Let’s imagine you invite customers and potential clients to a casual dinner party. Your goal is to build relationships, hear what is important in their world and answer any questions they may have from you. Firing up your laptop and running through your 87 PowerPoint slides with corporate images and jargon is probably not the best party idea. Yet that is what many people do on social media sites. Sterile corporate images and content that looks like it was pulled straight from a brochure.
PowerPoint at a dinner party
Social media allows us to invite our customers in for a more casual conversation. It allows us to take off the corporate suits and let people get to know us a little more intimately. It’s like Dorothy and her gang pulling back the curtain and finally getting to see and know the REAL wizard of Oz. He was big and intimidating behind the curtain. You couldn’t speak directly to him and you certainly didn’t get the feeling that he wanted to hear what you had to say. Once the curtain was pulled back, Dorothy saw a more vulnerable but likable man.
Too many companies are afraid to let customers peek behind the curtain. They don’t want to show the real people who work for the organization, because they look very different from the “corporate porn” photos that we see on websites. I love the one’s showing smiling and laughing, perfectly diverse teams, standing around a FLIP CHART! Come on…we are not fooled! Show us your REAL team.
Our Teams Look Just Like This!
Here are 4 ways you can allow people to peek behind the corporate curtain:
Share facts about your team members. Let us know their favorite movies, ice-cream flavors, first pet… anything. People want to know about the real people they interact with or those that are behind the scenes making it happen.
Open an Instagram account and make a point to share at least one photo a week of something going on in your organization. Whether you share a great shot of your business decked out for the holidays, a unique picture of food being prepped for a party or just a beautiful view of your business at sunrise or sunset. People love to see from your vantage point.
Let people see what you do FOR your team members. Great leadership in action is more than a marketing slogan. Show examples. The management team at one of our clients, the Hyatt Regency Denver Tech Center, wanted to surprise the employees one summer afternoon by washing their cars for them. Someone snapped great pictures and of course the social community loved seeing this act of servant leadership.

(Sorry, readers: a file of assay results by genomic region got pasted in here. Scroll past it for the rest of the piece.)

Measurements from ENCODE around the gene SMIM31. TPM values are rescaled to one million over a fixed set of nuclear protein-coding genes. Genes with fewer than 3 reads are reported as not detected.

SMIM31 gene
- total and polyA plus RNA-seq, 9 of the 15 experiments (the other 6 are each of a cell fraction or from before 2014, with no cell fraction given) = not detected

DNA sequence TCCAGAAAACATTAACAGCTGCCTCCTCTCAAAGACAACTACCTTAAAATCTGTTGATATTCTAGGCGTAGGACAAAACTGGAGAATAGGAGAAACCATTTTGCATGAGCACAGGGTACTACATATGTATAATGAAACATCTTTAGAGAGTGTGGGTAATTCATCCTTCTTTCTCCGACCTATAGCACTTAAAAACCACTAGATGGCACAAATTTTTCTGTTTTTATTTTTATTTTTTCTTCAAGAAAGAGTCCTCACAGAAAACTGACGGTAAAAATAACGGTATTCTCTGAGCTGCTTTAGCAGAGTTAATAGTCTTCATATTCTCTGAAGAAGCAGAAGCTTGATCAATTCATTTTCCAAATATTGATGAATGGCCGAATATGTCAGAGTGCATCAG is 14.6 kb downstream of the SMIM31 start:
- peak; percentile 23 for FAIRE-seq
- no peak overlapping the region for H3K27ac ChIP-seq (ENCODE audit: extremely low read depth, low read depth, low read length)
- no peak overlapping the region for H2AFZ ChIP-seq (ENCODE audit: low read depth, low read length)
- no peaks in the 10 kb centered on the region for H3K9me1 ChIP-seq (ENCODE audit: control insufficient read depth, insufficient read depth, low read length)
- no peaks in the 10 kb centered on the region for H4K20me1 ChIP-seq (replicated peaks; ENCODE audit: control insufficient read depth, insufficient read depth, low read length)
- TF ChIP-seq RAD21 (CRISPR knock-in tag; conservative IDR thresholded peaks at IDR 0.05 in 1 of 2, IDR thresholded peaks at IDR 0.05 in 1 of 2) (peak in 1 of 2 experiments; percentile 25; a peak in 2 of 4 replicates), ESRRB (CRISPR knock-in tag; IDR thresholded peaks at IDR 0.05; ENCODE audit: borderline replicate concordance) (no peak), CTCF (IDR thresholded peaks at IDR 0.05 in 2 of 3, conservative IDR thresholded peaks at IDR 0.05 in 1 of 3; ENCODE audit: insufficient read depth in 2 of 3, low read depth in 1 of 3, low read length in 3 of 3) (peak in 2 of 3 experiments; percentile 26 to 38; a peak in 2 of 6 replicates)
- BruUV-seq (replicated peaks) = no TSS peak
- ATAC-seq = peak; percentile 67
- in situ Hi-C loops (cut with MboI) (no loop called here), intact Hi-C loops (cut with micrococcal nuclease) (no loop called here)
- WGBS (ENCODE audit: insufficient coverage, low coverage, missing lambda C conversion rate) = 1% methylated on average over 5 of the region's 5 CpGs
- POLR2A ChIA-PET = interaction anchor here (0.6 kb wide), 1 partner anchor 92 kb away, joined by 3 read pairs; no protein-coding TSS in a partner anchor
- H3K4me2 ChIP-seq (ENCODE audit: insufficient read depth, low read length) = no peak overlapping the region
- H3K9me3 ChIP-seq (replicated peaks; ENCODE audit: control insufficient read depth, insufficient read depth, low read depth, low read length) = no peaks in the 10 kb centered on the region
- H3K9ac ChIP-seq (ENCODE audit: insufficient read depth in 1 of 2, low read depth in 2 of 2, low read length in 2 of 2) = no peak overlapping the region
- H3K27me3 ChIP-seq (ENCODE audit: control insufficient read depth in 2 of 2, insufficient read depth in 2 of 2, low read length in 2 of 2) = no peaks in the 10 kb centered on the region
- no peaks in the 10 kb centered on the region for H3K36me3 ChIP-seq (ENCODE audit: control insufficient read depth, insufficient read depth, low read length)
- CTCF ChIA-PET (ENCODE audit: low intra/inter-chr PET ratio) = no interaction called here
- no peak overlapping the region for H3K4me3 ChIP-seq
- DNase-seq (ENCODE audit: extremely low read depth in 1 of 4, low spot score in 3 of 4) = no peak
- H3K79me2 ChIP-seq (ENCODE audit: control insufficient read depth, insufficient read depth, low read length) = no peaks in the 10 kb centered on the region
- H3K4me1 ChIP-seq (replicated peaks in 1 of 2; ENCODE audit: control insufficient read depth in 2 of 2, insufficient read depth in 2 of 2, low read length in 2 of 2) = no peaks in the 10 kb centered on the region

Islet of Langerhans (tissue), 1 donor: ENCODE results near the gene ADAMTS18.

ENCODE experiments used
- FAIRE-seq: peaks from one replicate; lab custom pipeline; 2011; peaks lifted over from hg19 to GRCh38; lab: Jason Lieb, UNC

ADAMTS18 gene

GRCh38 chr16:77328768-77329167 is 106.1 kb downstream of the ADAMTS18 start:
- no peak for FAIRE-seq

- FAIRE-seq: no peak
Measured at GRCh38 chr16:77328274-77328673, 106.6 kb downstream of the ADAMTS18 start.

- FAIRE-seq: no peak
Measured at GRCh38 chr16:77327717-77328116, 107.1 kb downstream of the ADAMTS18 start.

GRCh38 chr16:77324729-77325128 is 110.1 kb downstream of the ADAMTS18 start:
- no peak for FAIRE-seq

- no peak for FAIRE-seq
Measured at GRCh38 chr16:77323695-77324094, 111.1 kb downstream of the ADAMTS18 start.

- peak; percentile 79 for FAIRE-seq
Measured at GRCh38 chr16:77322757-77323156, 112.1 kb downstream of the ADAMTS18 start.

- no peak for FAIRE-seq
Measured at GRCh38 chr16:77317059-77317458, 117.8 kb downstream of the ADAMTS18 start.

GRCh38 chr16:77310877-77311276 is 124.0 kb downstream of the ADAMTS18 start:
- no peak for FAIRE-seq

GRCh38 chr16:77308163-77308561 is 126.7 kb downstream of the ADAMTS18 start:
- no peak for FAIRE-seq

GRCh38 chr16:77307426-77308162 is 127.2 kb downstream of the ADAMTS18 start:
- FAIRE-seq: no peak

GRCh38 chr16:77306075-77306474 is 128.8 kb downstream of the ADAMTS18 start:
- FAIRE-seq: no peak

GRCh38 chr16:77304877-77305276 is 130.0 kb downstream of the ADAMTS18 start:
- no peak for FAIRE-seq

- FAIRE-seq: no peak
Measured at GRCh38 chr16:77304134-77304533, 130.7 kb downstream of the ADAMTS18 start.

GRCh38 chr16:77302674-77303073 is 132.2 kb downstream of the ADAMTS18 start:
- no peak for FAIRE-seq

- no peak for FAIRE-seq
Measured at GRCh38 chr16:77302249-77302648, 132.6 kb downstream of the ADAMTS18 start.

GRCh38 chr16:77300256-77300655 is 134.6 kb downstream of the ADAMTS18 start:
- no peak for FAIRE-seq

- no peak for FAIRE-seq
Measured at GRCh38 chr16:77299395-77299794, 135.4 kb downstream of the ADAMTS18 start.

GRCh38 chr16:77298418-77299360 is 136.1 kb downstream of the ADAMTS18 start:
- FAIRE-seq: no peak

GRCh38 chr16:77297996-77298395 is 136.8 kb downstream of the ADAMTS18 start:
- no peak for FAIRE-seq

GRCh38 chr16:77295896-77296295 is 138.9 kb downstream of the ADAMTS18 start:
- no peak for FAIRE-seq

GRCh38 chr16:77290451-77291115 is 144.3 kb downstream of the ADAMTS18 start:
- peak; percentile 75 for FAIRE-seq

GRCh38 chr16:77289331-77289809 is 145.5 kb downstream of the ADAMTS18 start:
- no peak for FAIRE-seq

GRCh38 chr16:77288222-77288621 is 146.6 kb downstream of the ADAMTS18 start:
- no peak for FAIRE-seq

Leaders at Hyatt Regency DTC Wash Employees Cars
Open up iMovie on your iPad or flip that video switch on your smart phone to create a 30-second video sharing a tip or tips from the experts on your staff (not your marketing team or hired models). Show your bartender creating the perfect party drink or allow one of your team members of your dress shop, to show how to pick the perfect handbag to complement a party dress. Don’t over produce, but do make sure you plan out the short video and make sure the sound is great.
Like Dorothy and her gang, you need a bit of courage to take on sharing more with your social community. You need a brain to share the right things that are congruent with your brand, but by doing so, you will show that you have a heart for your customers and potential customers who will want to follow you right back home!
I would love to know what other ideas you have used or others you have seen. Leave your creative ideas in the comments here!
If you are old like me, you may remember the scary Alfred Hitchcock movie, The Birds. Since I was just a wee toddler, the only thing I remember about that movie is, when one or two birds are in the yard it’s cute, but six million birds converge upon your playground… you are going down! So today we look at our fourth fear:
SOCIAL MEDIA FEAR #4:
I WILL ANNOY PEOPLE IF I POST EVERY DAY ON MY SOCIAL SITES